A second point of application was really an extension of the first: Machen called for a Christian theology of substantial (and biblical) content. This emphasis was also directed against theological liberalism, which he believed to be promoting both a dilution of traditional Christian teaching and a spirit of agnosticism because of its tolerant attitude toward heterodox teaching. Machen’s response was twofold: he affirmed the necessity of theology, and he sought to clarify the content of that message which the church was obligated to proclaim. First, in his chapter on the Christian use of the intellect, Machen affirmed the necessity and value of Christian theology. Theology, he claimed, is nothing other than “thinking about God.” Since every Christian must think about God, it follows that every Christian will be a theologian; “the only question is whether he is to be a bad theologian or a good theologian.” If the Christian derives his thinking about God from his feelings or bases it on preconceived notions, he will be a poor theologian. But if he draws it from an intimate acquaintance with the Bible’s teaching about God and with the great acts of God which the Bible records, he will be a good theologian. Such a theology need not even bear the name, nor need it be technical; “but whatever it is called and however it is expressed, it is absolutely necessary for a genuine Christianity.” A Christianity without such substantial theological content is not Christianity at all.”
And what exactly is that content? In an earlier chapter of the book, entitled “The Christian Message,” ‘Machen spelled out the content of the apostolic preaching. Based on a study of the evangelistic speeches in the early chapters of Acts, Machen’s analysis of the apostolic kerygma or message to some degree anticipated the findings of New Testament scholars several decades later. He argued that there were three essential elements in the apostolic church’s proclamation: first, the story of Jesus’ earthly ministry; second, the narration and explanation of Jesus’ death; third, the proclaiming of the resurrection of Jesus. Machen implied that this content of the primitive gospel was normative and authoritative for the contemporary church. In this message alone was to be found true spiritual power, and its abandonment left the church without its good news. When in a later chapter on the relief of the poor Machen applauded the modern church’s renewed concern for the needy, he also added a warning. The church was coming to a new realization of her duty to help the poor, he said, in an obvious reference to the social gospel. “It is useless to give a man a sermon when he needs bread”; poverty “sometimes prevents the gospel even from being heard.” But, “material benefits were never valued in the apostolic age for their own sake, they were never regarded as substitutes for spiritual things. That lesson needs to be learned. Social betterment, though important, is insufficient; it must always be supplemented by God’s unspeakable gift.”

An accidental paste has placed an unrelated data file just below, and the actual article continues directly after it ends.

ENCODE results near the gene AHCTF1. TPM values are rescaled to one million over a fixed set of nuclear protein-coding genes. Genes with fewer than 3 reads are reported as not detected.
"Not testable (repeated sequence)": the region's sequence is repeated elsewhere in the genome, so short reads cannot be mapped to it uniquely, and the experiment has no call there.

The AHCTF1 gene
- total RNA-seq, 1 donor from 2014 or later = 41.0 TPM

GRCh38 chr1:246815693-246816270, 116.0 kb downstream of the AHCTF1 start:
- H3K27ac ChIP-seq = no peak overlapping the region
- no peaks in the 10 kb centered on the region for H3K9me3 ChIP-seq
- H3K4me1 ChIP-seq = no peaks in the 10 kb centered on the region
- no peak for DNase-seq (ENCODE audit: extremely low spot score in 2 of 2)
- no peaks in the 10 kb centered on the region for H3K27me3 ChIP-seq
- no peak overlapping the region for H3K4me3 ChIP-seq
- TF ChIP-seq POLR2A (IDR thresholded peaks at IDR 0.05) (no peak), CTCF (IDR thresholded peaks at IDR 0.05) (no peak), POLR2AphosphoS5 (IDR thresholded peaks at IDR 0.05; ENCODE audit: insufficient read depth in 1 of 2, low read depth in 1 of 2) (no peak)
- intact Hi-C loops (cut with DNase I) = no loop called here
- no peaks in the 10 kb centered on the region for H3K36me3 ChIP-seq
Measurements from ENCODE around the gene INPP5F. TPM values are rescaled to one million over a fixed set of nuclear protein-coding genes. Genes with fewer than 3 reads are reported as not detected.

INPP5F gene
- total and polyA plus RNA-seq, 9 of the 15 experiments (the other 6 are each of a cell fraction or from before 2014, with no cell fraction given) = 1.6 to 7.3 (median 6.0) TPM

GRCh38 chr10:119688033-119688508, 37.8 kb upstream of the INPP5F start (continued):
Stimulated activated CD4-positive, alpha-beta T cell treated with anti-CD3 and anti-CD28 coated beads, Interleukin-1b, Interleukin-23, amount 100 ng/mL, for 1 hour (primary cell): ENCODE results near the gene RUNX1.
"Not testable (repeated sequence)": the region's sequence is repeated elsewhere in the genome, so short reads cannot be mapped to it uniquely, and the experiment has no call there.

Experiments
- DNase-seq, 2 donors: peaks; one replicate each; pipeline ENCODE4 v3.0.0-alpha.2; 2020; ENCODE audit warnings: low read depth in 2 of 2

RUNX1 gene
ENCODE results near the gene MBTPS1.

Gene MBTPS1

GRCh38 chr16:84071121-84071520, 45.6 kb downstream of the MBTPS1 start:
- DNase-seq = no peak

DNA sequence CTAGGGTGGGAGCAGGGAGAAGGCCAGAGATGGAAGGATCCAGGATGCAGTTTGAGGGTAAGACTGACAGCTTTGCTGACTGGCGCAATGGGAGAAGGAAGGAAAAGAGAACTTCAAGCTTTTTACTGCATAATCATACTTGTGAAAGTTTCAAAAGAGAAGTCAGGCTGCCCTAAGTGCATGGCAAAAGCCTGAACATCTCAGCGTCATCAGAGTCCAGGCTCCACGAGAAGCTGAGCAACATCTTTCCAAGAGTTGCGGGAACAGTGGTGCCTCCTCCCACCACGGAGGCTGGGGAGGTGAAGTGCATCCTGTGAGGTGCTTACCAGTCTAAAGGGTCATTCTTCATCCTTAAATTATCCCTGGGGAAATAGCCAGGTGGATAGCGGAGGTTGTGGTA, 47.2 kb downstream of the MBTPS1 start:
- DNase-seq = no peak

For Machen the essential message of the gospel must not be obscured by other aspects of the church’s life and work. To an uncomfortable degree, in his view, just such an obfuscation was being accomplished in contemporary Christianity, and his antidote was a return to the New Testament message.